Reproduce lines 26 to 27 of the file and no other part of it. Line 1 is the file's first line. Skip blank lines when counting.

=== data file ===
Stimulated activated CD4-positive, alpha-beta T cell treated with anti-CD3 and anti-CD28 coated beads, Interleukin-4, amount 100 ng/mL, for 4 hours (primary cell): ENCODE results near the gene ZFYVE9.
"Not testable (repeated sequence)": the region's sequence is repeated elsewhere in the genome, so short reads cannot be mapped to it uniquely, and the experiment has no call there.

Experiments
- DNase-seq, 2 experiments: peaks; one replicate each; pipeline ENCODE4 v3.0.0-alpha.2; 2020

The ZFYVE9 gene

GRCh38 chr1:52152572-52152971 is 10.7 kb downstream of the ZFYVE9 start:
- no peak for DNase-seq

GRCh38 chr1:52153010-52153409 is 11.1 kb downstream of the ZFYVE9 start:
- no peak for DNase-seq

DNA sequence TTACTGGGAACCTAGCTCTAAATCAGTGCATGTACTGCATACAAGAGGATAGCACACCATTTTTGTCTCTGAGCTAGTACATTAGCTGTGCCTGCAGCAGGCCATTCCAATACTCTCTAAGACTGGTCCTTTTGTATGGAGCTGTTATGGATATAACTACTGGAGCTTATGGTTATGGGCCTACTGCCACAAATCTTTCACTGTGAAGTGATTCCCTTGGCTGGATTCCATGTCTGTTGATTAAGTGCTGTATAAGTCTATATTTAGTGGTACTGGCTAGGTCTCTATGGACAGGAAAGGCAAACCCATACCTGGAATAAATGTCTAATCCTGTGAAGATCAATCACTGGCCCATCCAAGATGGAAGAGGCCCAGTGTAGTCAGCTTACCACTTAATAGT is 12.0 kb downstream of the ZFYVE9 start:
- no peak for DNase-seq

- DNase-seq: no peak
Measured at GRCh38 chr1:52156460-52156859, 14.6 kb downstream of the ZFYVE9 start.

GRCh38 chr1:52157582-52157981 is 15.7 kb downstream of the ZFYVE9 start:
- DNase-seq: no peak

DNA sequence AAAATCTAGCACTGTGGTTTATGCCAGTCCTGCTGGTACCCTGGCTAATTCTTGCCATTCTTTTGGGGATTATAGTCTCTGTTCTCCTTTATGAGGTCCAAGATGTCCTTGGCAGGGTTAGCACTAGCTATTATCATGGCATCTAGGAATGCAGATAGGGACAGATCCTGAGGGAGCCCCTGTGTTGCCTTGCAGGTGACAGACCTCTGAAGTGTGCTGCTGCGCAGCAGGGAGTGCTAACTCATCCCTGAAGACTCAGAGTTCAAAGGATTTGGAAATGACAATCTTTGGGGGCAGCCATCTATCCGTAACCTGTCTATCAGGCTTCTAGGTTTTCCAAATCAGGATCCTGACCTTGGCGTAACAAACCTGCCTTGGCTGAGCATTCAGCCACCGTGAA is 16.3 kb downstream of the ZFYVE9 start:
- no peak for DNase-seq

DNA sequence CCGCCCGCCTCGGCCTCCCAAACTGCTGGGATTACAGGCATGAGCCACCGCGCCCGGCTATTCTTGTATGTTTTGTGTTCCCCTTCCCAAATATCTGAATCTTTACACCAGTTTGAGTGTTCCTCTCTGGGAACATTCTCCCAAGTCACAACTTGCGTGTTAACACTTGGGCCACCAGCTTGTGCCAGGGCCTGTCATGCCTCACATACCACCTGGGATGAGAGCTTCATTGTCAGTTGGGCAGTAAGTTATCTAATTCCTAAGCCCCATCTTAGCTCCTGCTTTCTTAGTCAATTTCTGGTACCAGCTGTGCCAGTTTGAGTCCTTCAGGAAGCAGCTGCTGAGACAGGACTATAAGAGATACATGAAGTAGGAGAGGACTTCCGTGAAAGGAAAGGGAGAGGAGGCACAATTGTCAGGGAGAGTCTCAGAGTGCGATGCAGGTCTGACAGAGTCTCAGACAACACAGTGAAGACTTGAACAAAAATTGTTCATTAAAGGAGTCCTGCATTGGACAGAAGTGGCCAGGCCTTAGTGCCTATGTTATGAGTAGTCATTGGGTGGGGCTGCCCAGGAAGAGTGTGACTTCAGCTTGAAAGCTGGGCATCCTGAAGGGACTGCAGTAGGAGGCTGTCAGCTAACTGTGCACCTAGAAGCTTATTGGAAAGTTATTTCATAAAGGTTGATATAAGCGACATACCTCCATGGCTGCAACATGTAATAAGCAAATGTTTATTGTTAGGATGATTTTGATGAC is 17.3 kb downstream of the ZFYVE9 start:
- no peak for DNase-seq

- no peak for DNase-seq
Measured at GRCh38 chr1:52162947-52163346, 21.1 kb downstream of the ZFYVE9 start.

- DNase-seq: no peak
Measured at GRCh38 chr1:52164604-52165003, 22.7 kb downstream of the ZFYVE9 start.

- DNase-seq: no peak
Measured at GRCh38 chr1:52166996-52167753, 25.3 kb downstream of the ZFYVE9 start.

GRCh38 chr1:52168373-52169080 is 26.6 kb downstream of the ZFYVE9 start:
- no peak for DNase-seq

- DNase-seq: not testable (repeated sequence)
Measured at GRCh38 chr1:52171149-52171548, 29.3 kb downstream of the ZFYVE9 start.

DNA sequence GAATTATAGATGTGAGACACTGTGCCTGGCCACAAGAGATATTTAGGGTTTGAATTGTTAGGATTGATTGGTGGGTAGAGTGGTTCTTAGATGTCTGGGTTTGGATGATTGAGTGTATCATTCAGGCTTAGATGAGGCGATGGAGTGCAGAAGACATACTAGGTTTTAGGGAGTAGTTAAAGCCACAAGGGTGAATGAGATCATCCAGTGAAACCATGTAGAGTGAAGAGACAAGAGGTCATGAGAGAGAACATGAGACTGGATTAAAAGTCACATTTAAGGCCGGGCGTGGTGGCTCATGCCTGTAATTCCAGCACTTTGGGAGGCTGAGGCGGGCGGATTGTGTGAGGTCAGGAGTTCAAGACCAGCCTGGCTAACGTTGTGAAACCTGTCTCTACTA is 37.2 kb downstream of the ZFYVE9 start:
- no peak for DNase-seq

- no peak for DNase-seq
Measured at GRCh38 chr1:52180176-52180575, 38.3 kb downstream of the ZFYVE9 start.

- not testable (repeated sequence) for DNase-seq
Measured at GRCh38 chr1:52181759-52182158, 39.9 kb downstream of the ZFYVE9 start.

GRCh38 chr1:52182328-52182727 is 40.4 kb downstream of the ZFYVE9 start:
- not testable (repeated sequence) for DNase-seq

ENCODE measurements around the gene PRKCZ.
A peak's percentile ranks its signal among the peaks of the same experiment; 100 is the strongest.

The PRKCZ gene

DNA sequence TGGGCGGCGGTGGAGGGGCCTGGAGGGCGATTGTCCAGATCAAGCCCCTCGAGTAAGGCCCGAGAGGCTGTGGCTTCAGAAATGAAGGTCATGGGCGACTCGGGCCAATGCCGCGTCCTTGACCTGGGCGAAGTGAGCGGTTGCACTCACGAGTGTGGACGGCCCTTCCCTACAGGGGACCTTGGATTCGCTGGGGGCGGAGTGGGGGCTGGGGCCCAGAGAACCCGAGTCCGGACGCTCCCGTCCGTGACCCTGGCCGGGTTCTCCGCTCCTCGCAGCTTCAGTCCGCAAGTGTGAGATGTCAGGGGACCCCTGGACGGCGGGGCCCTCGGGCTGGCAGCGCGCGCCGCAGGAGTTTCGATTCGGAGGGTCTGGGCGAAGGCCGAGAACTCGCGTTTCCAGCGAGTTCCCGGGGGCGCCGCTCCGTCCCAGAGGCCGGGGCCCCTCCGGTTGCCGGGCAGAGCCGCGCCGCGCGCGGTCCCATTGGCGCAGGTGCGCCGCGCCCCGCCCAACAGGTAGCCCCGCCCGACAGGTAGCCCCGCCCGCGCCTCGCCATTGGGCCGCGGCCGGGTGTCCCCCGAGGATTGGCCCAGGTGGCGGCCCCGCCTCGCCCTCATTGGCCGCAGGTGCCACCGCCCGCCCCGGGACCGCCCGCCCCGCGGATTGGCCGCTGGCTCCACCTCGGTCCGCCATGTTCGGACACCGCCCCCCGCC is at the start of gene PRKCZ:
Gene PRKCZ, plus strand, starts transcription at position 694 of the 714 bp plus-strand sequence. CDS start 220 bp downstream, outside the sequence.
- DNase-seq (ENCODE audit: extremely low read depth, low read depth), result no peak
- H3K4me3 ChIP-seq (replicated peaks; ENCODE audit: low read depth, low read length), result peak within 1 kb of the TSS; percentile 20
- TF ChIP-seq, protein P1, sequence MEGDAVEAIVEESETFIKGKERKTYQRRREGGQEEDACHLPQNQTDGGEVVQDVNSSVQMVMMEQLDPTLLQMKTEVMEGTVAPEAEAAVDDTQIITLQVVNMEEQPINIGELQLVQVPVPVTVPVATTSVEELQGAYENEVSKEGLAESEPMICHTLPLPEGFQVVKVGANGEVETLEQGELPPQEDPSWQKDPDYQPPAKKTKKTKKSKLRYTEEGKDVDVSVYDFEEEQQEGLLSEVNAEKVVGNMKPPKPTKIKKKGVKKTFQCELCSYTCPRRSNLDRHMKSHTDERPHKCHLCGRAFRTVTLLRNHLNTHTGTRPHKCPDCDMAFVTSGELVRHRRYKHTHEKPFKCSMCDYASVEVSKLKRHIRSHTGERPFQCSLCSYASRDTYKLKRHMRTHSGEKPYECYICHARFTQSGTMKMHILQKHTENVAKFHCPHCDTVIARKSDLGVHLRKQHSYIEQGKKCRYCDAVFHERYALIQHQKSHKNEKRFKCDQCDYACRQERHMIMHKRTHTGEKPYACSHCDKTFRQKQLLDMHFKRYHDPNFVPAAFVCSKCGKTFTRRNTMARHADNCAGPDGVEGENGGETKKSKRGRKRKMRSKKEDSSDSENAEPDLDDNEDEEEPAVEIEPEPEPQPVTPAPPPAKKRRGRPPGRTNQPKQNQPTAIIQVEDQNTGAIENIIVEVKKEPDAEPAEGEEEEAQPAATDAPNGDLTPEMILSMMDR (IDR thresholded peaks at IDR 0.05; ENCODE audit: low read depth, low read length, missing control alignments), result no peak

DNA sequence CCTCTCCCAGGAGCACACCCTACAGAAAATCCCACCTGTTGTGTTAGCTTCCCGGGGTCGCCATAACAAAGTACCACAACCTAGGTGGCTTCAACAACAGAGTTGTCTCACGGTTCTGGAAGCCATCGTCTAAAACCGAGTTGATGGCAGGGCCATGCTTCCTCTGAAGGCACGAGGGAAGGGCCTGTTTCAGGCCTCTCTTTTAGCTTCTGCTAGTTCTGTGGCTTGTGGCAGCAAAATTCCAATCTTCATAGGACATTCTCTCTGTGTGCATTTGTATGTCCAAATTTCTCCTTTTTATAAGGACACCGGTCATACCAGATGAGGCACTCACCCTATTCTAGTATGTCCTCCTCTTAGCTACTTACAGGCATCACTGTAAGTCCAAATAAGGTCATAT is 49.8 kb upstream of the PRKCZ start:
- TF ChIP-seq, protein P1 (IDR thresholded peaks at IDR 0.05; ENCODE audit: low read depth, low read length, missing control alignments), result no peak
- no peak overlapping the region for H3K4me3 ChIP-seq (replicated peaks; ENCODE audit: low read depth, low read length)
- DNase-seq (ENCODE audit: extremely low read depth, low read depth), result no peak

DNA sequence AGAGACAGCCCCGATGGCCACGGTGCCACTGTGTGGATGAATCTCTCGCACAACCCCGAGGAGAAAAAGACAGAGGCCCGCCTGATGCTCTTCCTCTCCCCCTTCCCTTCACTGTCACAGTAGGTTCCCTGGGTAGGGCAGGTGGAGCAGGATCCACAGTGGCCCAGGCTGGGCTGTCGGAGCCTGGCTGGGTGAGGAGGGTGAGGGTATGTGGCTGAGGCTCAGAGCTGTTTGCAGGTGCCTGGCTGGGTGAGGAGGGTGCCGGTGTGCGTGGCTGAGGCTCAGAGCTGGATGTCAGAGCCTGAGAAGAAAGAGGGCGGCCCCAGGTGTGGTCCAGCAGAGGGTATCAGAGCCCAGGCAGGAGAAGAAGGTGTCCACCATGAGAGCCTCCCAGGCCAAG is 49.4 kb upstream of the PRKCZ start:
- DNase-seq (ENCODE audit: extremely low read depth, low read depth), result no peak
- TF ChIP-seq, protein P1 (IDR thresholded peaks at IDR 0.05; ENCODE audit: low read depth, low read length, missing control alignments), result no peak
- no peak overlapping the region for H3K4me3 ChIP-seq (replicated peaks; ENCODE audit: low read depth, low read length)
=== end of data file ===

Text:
GRCh38 chr1:52168373-52169080 is 26.6 kb downstream of the ZFYVE9 start:
- no peak for DNase-seq